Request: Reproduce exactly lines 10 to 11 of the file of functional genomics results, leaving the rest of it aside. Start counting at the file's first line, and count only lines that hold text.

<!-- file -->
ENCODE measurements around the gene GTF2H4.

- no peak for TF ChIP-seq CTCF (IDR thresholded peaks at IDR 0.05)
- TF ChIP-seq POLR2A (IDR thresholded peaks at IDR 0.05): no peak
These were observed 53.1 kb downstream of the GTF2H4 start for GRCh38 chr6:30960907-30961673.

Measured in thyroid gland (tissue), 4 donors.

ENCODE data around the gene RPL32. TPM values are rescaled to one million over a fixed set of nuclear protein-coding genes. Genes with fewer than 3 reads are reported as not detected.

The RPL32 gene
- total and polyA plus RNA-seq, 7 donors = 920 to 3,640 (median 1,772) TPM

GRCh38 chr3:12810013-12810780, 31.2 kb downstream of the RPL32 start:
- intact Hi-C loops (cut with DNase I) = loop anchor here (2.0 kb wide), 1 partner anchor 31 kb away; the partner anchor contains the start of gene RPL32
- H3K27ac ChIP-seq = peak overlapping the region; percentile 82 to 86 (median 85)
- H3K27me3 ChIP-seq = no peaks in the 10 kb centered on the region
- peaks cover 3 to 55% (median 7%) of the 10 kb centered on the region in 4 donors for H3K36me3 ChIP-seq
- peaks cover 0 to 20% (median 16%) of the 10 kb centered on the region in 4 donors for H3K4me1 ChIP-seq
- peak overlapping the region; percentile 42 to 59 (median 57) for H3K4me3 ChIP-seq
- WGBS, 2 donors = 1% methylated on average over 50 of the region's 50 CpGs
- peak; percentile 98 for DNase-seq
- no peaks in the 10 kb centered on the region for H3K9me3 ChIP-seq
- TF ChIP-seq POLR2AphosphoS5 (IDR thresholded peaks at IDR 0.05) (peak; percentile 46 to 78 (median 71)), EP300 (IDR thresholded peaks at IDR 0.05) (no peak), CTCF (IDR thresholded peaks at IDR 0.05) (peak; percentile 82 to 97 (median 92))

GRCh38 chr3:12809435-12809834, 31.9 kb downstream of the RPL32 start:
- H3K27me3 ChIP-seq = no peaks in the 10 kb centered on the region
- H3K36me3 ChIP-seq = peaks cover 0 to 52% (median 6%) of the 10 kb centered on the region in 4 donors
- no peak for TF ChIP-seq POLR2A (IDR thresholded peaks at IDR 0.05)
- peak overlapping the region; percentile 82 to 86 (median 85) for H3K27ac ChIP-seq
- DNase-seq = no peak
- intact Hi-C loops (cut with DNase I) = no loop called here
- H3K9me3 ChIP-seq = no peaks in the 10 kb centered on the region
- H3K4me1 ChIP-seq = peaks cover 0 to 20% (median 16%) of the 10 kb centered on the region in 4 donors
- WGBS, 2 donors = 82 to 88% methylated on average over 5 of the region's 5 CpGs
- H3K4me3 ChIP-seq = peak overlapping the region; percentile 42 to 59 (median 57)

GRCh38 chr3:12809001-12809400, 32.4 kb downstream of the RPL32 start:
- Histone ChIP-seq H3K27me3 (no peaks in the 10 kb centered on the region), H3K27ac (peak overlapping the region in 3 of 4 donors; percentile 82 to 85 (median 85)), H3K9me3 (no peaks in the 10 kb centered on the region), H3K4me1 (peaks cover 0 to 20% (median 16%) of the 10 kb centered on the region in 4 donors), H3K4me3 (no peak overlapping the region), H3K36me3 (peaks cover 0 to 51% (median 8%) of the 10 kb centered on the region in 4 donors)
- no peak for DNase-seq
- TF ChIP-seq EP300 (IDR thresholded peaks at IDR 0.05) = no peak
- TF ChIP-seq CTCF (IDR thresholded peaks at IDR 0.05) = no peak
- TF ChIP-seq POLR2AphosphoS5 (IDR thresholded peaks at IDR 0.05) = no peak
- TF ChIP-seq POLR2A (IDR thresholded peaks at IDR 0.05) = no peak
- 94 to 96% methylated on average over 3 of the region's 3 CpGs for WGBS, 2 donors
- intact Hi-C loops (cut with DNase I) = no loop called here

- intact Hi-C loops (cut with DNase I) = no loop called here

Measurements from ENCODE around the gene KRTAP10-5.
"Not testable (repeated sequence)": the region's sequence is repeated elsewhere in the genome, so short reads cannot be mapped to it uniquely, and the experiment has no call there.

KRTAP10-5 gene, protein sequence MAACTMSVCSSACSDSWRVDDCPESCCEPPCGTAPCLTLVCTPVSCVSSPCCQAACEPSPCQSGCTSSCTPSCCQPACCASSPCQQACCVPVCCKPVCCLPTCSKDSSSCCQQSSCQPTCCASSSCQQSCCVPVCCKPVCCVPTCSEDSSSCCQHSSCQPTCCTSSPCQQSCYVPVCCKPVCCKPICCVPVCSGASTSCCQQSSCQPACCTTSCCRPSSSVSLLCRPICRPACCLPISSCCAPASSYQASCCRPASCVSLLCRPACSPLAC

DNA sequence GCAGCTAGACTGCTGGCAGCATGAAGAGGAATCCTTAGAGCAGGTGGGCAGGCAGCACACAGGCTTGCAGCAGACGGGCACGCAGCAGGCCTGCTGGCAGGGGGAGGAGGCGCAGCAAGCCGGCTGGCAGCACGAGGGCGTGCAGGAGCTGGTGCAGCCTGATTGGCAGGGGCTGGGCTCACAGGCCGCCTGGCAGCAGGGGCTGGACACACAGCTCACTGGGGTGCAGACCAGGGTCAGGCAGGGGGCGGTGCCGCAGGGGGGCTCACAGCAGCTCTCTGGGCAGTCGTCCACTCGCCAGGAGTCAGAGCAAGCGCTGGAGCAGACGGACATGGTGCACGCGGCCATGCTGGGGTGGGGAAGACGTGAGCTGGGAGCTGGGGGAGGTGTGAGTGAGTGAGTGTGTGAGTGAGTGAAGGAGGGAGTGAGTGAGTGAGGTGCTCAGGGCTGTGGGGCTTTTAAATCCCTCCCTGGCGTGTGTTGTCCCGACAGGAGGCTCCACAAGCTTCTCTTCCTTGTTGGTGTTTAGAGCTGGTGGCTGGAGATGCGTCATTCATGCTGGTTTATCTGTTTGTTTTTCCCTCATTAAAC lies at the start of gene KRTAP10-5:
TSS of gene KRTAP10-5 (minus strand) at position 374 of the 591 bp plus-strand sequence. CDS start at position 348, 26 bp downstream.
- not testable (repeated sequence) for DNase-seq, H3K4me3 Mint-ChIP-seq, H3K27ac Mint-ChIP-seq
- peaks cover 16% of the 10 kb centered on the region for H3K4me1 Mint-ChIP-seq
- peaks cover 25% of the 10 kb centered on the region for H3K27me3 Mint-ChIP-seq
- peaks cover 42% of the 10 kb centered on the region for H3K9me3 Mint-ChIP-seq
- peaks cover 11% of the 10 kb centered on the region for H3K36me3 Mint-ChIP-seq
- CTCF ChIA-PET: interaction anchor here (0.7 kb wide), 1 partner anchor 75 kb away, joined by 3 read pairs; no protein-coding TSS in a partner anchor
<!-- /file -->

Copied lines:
- intact Hi-C loops (cut with DNase I) = loop anchor here (2.0 kb wide), 1 partner anchor 31 kb away; the partner anchor contains the start of gene RPL32
- H3K27ac ChIP-seq = peak overlapping the region; percentile 82 to 86 (median 85)